It is Portugal’s name that will be inscribed on the trophy and history will record them as victors.
Will it matter , in a few years, how they emerged kings despite winning just one game in normal time? Will it matter that they barely made the pre-quarters, drawing all their three group Games?
It will not and Cristiano Ronaldo knows and recognises this better than anyone else.
Hobbling on the sidelines in the final, the man from Madeira cheered and spurred his teammates on inspiring them to the podium in his absence.
In the process, he went one better than his rival and the best player on the planet, Lionel Messi.
Messi may be beautiful, he may be sublime, but he has still to win a title for his native Argentina.
Ronaldo has his measure there.
Unlike tennis, badminton or squash, soccer is a team sport.
And one man does not a team make.
Winning need not be elegant, it need not be pleasing to the eye or the spectators.
Sometimes, it’s simply about getting the job done, doing what’s needed when it’s required.
Yes, we love to see our winners be gorgeous, heavenly and glorious.
But for every Federer, there’s a Nadal.
And for every Spain, there’s a Denmark, a Greece and now a Portugal.
“We grow up with fairy tales, but in life there is no happily ever after. And if there were, I would get bored of life. To me, life is interesting when one is struggling.”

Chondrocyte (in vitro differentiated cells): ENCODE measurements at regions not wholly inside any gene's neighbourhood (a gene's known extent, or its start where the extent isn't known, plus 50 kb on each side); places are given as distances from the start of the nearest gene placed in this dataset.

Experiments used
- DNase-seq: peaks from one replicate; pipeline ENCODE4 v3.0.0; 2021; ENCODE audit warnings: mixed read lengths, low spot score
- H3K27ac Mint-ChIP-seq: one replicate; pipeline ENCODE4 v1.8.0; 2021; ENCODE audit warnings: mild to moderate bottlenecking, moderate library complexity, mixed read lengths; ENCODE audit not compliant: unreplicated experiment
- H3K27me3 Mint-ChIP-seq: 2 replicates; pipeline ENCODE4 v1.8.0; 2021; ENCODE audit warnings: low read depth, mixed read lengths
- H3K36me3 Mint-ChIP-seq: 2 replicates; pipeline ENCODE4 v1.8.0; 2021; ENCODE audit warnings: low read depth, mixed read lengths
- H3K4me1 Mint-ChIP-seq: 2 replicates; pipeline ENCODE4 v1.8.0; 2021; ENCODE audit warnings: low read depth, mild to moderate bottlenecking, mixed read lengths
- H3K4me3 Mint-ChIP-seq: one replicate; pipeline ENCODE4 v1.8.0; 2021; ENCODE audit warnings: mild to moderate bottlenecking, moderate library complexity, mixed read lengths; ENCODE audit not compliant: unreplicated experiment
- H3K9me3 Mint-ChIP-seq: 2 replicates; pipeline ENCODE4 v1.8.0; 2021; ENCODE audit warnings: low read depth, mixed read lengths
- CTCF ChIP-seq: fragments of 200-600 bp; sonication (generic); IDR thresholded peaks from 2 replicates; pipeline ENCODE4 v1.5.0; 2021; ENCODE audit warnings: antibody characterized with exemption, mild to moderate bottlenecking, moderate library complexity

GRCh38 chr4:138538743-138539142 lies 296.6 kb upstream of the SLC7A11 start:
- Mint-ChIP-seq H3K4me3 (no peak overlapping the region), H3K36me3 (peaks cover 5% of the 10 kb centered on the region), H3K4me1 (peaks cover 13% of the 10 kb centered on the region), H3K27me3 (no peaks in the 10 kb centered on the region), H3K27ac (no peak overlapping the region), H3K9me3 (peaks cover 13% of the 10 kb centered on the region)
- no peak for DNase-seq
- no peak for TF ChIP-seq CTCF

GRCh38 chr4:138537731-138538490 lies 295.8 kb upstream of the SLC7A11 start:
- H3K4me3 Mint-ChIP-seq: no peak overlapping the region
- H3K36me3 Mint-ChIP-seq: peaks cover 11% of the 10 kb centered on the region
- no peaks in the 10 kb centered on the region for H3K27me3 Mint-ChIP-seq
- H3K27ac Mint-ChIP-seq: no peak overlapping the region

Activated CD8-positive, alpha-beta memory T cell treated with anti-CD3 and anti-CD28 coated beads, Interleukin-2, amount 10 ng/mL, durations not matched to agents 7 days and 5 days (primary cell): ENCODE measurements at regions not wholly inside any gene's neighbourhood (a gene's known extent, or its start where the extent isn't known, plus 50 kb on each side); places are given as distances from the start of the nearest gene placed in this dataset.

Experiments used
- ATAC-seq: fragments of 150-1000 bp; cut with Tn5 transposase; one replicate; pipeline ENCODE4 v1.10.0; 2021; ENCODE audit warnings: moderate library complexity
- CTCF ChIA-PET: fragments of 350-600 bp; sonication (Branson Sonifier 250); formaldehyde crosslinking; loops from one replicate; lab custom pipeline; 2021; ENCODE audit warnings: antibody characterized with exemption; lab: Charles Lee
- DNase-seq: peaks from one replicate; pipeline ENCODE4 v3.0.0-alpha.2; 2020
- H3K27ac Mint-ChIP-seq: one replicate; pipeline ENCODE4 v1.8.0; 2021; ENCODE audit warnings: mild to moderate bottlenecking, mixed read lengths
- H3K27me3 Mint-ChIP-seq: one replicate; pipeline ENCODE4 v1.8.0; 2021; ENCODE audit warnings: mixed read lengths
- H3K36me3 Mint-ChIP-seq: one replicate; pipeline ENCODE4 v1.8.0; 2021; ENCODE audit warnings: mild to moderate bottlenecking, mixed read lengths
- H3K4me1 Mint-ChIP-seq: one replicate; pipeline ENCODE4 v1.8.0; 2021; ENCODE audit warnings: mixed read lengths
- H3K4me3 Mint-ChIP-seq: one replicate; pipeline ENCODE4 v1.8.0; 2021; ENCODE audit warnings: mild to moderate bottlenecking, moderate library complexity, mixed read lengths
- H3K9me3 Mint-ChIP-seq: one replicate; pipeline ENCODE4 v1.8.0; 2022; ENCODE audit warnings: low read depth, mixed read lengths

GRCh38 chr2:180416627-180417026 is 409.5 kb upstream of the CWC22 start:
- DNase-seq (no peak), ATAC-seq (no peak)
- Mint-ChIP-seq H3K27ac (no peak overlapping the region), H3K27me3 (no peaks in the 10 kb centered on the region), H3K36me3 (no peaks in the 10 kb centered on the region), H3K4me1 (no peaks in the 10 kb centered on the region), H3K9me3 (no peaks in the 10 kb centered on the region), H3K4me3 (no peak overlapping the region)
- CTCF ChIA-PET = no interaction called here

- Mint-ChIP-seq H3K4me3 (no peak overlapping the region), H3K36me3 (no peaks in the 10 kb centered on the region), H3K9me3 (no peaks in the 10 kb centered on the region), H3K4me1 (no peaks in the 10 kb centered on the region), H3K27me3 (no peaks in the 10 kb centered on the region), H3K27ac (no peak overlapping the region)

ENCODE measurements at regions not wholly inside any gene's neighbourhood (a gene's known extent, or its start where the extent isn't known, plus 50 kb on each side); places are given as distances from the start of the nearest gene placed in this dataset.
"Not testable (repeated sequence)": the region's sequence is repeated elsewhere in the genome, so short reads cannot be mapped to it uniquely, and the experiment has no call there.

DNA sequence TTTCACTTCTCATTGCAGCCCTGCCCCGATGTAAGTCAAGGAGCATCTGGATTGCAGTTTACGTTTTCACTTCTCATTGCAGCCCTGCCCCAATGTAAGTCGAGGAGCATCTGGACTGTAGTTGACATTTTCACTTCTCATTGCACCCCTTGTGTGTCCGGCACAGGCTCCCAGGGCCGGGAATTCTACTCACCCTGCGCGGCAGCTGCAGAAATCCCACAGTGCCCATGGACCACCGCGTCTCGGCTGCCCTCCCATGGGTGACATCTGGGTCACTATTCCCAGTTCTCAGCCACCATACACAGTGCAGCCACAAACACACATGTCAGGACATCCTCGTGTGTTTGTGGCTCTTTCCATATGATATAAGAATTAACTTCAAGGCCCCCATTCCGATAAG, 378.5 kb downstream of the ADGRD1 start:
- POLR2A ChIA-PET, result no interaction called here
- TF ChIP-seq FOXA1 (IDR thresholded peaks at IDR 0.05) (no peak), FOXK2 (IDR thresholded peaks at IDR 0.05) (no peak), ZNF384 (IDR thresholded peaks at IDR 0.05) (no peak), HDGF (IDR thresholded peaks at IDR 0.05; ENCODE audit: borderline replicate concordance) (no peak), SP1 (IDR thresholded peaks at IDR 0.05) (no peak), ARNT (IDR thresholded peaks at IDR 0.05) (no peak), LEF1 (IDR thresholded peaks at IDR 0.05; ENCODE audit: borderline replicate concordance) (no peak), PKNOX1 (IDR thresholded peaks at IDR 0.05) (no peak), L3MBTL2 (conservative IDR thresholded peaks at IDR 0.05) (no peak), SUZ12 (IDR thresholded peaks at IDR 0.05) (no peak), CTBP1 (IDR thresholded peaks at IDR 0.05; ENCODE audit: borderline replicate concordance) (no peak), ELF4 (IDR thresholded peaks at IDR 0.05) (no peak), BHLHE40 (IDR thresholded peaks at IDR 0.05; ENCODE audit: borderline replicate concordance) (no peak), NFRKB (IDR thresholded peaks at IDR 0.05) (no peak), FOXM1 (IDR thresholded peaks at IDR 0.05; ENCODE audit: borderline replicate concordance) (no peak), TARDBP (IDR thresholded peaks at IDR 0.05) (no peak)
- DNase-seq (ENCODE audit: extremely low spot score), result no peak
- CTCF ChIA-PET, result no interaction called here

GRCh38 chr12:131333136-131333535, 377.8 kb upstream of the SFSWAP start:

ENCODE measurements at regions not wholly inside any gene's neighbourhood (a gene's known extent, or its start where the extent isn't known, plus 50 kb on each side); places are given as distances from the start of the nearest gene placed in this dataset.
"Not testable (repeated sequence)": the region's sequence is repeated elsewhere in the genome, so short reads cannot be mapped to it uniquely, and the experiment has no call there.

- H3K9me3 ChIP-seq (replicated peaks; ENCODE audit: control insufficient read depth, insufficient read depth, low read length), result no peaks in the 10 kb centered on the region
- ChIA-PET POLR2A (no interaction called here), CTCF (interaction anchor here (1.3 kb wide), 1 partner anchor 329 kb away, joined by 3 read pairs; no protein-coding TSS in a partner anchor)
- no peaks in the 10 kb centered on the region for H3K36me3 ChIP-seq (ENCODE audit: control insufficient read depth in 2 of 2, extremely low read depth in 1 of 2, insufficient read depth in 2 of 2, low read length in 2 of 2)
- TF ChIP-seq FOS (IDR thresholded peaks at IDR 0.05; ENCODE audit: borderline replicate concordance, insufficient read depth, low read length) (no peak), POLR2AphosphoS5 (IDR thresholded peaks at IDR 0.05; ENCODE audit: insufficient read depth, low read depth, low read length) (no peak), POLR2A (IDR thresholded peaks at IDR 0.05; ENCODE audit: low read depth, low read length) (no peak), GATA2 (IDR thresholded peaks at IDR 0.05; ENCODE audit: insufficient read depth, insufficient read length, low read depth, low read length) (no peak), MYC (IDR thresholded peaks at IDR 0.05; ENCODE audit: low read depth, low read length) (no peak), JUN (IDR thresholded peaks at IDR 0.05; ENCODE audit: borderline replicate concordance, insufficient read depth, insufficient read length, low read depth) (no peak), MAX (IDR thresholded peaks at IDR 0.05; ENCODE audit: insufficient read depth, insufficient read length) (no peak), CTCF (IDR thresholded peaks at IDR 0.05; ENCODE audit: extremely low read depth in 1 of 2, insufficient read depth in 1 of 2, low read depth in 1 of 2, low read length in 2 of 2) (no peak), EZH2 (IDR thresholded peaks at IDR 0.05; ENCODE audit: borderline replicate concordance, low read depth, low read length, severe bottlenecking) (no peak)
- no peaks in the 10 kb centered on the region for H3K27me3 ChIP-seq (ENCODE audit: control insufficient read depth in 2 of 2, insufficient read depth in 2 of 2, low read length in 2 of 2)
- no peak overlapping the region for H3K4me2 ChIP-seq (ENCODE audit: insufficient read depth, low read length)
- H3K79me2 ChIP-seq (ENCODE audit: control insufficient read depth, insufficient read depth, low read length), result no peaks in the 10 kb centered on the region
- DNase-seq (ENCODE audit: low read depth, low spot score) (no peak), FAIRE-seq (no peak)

—Imran Khan, cricketer and politician.
He almost pulled off another miracle, didn’t he?
After coming back from the dead against Marin Cilic in the quarters, Roger Federer was leading 2-1 against Milos Raonic only to lose his bearings—figuratively and literally—failing in the last two sets in yet another gruelling five-setter.
The Swiss missed the French Open this year—his first Grand Slam since 1999, ending an unbelievable streak of appearances.
With Novak Djokovic knocked out early, die-hard Fed fans believed this was his best chance to clinch his 18th Slam. But it was always going to prove an uphill battle for a 34-year-old. Realists would not begrudge another championship for the great but their expectations are always tempered and tinged with a healthy dose of skepticism.